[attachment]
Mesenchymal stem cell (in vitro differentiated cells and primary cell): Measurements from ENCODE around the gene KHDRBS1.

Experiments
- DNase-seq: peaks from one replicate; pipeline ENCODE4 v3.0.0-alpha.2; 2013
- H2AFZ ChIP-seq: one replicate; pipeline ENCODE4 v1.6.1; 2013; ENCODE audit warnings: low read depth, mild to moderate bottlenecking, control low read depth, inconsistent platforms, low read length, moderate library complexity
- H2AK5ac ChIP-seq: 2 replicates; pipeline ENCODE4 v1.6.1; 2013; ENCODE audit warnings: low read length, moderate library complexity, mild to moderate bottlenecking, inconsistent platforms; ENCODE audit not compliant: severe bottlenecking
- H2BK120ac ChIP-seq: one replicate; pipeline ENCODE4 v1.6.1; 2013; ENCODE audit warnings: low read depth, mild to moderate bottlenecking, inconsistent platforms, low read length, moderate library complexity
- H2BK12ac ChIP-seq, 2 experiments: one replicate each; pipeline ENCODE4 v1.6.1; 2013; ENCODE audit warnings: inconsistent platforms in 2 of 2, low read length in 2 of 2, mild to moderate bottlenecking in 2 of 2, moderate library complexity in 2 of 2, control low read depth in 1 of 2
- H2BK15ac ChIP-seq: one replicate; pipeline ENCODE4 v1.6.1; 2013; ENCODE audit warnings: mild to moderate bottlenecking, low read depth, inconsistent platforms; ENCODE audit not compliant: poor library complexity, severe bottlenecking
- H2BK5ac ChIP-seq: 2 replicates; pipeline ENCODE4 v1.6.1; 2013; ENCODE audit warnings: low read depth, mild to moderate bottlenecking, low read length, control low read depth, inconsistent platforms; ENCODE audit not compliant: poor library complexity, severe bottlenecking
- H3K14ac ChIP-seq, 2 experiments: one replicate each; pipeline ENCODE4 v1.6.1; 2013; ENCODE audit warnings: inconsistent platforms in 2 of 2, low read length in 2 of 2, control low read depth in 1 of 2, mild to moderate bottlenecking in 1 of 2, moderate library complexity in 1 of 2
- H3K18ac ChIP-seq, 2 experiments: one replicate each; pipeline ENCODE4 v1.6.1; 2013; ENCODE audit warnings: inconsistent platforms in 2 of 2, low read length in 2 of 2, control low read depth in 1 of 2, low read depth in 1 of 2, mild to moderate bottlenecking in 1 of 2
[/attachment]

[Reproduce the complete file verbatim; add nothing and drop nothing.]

Mesenchymal stem cell (in vitro differentiated cells and primary cell): Measurements from ENCODE around the gene KHDRBS1.

Experiments
- DNase-seq: peaks from one replicate; pipeline ENCODE4 v3.0.0-alpha.2; 2013
- H2AFZ ChIP-seq: one replicate; pipeline ENCODE4 v1.6.1; 2013; ENCODE audit warnings: low read depth, mild to moderate bottlenecking, control low read depth, inconsistent platforms, low read length, moderate library complexity
- H2AK5ac ChIP-seq: 2 replicates; pipeline ENCODE4 v1.6.1; 2013; ENCODE audit warnings: low read length, moderate library complexity, mild to moderate bottlenecking, inconsistent platforms; ENCODE audit not compliant: severe bottlenecking
- H2BK120ac ChIP-seq: one replicate; pipeline ENCODE4 v1.6.1; 2013; ENCODE audit warnings: low read depth, mild to moderate bottlenecking, inconsistent platforms, low read length, moderate library complexity
- H2BK12ac ChIP-seq, 2 experiments: one replicate each; pipeline ENCODE4 v1.6.1; 2013; ENCODE audit warnings: inconsistent platforms in 2 of 2, low read length in 2 of 2, mild to moderate bottlenecking in 2 of 2, moderate library complexity in 2 of 2, control low read depth in 1 of 2
- H2BK15ac ChIP-seq: one replicate; pipeline ENCODE4 v1.6.1; 2013; ENCODE audit warnings: mild to moderate bottlenecking, low read depth, inconsistent platforms; ENCODE audit not compliant: poor library complexity, severe bottlenecking
- H2BK5ac ChIP-seq: 2 replicates; pipeline ENCODE4 v1.6.1; 2013; ENCODE audit warnings: low read depth, mild to moderate bottlenecking, low read length, control low read depth, inconsistent platforms; ENCODE audit not compliant: poor library complexity, severe bottlenecking
- H3K14ac ChIP-seq, 2 experiments: one replicate each; pipeline ENCODE4 v1.6.1; 2013; ENCODE audit warnings: inconsistent platforms in 2 of 2, low read length in 2 of 2, control low read depth in 1 of 2, mild to moderate bottlenecking in 1 of 2, moderate library complexity in 1 of 2
- H3K18ac ChIP-seq, 2 experiments: one replicate each; pipeline ENCODE4 v1.6.1; 2013; ENCODE audit warnings: inconsistent platforms in 2 of 2, low read length in 2 of 2, control low read depth in 1 of 2, low read depth in 1 of 2, mild to moderate bottlenecking in 1 of 2